As for the United Nations (“that toothless old scold,” in Rieff’s words), not only is it helpless to prevent criminal behavior, but by its obsession with remaining “impartial” and protecting its own people it can sometimes abet and facilitate mass murder. At Srebrenica, in July 1995, four hundred Dutch UN soldiers stood politely aside to let Ratko Mladic and his Bosnian Serb irregulars massacre seven thousand Muslim men and boys conveniently gathered together under United Nations protection in a “safe” area. This may be an extreme case—but it is in just such extreme circumstances that international agencies of all kinds, however benign their intentions, can hardly avoid compromising themselves, especially when the great powers on the Security Council refuse to authorize adequate armed support. When private charities and the UN’s own high commissioner for refugees help transport, settle, house, and feed forcibly displaced peoples—whether in the south Balkans or the eastern Congo or the Middle East—are they furnishing desperately needed aid or facilitating someone else’s project of ethnic cleansing? All too often the answer is: both.

Rieff goes further. Most humanitarian agencies, public and private, are by definition geared to addressing emergencies. In a crisis their priorities are to provide immediate assistance (and protect their own people); they have little time or inclination for long-term problem-solving or political calculation. As a consequence they are vulnerable to exploitation: by the victims (Rieff is particularly sour about the KLA—Kosovo Liberation Army—which he used to admire but which now seems to him always to have been disposed to violence and bent upon the forced displacement of the remaining Serbs of Kosovo—indeed, little better than their Serbian counterparts); but above all by the major powers to whom such humanitarian entities are in practice subcontracted and whose cooperation they need.

To the extent that humanitarians thus provide cover for legally ambiguous armed intervention and its inevitable shortcomings they diminish their own reputation and moral credibility without always achieving their goals. The UN in particular risks becoming, according to Rieff, a “de facto colonial office to US power”; cleaning up after American invasions and “used like a piece of fancy Kleenex…as usual,” in the disabused description of one UN official in Iraq whom Rieff quotes approvingly. This may seem a little harsh. From bitter experience, after all, welfare agencies in dangerous places know that keeping on the right side of the occupying power, or a corrupt local chieftain or policeman—at whatever short-term cost to their credibility—is the only way to stay on the spot and thus do any good at all.

Rieff’s disillusioned tone can thus take on a cynical edge—“the imperial dreams of American neoconservatives like [Max] Boot or [Robert] Kagan make so much more sense than the vacillations of the humanitarian left.” And his essays betray evidence of some haste, both in their original drafting and subsequent republication: in Kosovo, we learn, “the West was finally hoist on the petard of its own lip service to the categorical imperative of human rights.” Moreover, little of what Rieff has to say about the perverse effects of well-intentioned involvement in other peoples’ affairs will come as news to many readers. But there was a time when Rieff would have accepted such unpleasant side effects as the better part of liberal valor: “Our choice at the millenium,” he wrote a few years ago, “seems to boil down to imperialism or barbarism.” In the aftermath of Iraq, however, things look different and he ruefully concedes that “I did not realize the extent to which imperialism is or at least can always become barbarism.”2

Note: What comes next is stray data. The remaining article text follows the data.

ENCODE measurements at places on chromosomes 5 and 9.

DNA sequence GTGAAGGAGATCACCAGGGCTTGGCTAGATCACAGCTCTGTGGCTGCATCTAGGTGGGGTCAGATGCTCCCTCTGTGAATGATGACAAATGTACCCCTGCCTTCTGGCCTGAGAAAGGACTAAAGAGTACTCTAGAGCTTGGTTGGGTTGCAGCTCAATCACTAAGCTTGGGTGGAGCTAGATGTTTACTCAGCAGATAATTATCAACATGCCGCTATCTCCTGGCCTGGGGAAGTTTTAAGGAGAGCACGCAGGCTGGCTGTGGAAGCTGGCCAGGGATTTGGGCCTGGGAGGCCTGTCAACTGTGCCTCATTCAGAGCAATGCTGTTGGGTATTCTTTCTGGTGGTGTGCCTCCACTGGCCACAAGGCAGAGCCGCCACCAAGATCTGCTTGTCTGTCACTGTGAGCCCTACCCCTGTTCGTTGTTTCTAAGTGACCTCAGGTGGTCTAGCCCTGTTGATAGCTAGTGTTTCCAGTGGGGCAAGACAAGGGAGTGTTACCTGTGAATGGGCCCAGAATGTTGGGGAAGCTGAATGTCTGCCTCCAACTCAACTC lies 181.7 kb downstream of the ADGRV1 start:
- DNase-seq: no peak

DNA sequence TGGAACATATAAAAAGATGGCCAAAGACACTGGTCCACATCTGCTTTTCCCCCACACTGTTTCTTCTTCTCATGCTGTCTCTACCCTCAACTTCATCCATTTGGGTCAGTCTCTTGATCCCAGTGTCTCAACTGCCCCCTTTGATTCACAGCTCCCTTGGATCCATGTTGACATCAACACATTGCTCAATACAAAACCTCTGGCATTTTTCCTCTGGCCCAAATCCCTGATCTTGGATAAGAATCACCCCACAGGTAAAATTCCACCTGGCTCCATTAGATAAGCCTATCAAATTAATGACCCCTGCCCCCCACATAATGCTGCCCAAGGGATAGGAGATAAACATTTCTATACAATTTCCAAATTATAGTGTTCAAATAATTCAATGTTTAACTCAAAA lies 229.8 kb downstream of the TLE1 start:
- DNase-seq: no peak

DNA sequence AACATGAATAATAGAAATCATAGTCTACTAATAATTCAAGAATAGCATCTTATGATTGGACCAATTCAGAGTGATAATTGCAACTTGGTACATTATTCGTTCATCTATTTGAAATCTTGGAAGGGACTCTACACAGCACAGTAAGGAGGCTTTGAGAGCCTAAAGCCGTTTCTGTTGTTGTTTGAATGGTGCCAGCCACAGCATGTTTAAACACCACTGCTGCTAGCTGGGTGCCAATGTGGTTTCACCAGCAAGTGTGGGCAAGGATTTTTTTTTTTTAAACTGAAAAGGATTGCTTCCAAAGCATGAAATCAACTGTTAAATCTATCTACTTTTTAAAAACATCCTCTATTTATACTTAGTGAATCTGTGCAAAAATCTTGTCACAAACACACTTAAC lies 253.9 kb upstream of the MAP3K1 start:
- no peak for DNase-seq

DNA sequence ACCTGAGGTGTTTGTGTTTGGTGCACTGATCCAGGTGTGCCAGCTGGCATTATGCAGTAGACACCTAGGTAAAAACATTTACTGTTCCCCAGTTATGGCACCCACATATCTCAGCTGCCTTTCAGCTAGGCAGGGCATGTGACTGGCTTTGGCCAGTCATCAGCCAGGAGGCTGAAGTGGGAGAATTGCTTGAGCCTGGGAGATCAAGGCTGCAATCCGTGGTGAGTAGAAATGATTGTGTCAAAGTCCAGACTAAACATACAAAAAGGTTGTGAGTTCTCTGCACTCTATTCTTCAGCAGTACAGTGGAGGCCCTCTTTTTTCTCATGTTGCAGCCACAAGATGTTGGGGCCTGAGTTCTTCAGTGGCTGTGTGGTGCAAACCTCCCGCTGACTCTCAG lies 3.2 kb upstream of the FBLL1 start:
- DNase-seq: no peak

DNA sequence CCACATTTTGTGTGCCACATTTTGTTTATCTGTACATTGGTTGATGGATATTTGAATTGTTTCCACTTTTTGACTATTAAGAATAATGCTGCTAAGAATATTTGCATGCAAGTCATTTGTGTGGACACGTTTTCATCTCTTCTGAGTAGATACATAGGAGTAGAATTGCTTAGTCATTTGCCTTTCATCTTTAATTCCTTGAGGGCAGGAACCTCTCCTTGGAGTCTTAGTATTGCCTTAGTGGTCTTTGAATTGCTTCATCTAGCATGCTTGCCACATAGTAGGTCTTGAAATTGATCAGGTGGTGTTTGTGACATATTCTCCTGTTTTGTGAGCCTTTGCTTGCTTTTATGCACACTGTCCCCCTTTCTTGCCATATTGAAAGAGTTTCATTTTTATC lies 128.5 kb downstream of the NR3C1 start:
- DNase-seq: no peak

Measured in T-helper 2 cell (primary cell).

Rieff is not against humanitarian intervention today. But he now thinks we should pragmatically engage each case on its merits and without illusion: above all without illusion about how much genuine change we can ever hope to effect and at what price.3 He still believes “we” should have intervened sooner in Bosnia and that “we” are collectively responsible for allowing a genocide in Rwanda. How, then, are “we” to decide in the future when to stand aside and when to act? And who is this “we” with the responsibility and capacity to avert such catastrophes? The “international community”—which in practice means the United Nations and its various relief agencies and peacekeeping forces? Rieff, a disappointed lover, is decidedly scornful of the UN—“it is only in the African context that a derelict institution like the United Nations, understood by those who know it well as a supine organization, could be viewed as a power center”—but he has nothing better to offer.